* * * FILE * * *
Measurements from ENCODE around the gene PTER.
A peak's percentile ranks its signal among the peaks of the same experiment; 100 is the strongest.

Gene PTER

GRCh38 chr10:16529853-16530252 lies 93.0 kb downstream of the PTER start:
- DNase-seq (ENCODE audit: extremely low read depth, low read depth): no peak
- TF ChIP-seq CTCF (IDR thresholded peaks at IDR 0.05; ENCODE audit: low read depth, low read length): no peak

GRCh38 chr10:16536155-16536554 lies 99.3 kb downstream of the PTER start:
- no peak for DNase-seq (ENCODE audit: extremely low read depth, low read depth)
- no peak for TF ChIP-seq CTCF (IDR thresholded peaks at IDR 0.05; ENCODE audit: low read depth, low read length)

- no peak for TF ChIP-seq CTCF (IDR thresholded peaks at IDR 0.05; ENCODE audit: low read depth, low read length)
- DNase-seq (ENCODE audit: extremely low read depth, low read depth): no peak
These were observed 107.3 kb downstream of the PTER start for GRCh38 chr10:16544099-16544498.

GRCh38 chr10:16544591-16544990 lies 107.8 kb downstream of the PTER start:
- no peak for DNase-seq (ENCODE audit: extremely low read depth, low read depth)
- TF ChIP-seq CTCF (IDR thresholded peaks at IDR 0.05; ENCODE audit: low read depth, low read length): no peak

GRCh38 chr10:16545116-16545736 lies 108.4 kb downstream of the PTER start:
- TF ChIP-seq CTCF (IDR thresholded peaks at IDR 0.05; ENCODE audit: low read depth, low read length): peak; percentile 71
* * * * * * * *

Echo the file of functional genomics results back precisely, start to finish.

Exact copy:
Measurements from ENCODE around the gene PTER.
A peak's percentile ranks its signal among the peaks of the same experiment; 100 is the strongest.

Gene PTER

GRCh38 chr10:16529853-16530252 lies 93.0 kb downstream of the PTER start:
- DNase-seq (ENCODE audit: extremely low read depth, low read depth): no peak
- TF ChIP-seq CTCF (IDR thresholded peaks at IDR 0.05; ENCODE audit: low read depth, low read length): no peak

GRCh38 chr10:16536155-16536554 lies 99.3 kb downstream of the PTER start:
- no peak for DNase-seq (ENCODE audit: extremely low read depth, low read depth)
- no peak for TF ChIP-seq CTCF (IDR thresholded peaks at IDR 0.05; ENCODE audit: low read depth, low read length)

- no peak for TF ChIP-seq CTCF (IDR thresholded peaks at IDR 0.05; ENCODE audit: low read depth, low read length)
- DNase-seq (ENCODE audit: extremely low read depth, low read depth): no peak
These were observed 107.3 kb downstream of the PTER start for GRCh38 chr10:16544099-16544498.

GRCh38 chr10:16544591-16544990 lies 107.8 kb downstream of the PTER start:
- no peak for DNase-seq (ENCODE audit: extremely low read depth, low read depth)
- TF ChIP-seq CTCF (IDR thresholded peaks at IDR 0.05; ENCODE audit: low read depth, low read length): no peak

GRCh38 chr10:16545116-16545736 lies 108.4 kb downstream of the PTER start:
- TF ChIP-seq CTCF (IDR thresholded peaks at IDR 0.05; ENCODE audit: low read depth, low read length): peak; percentile 71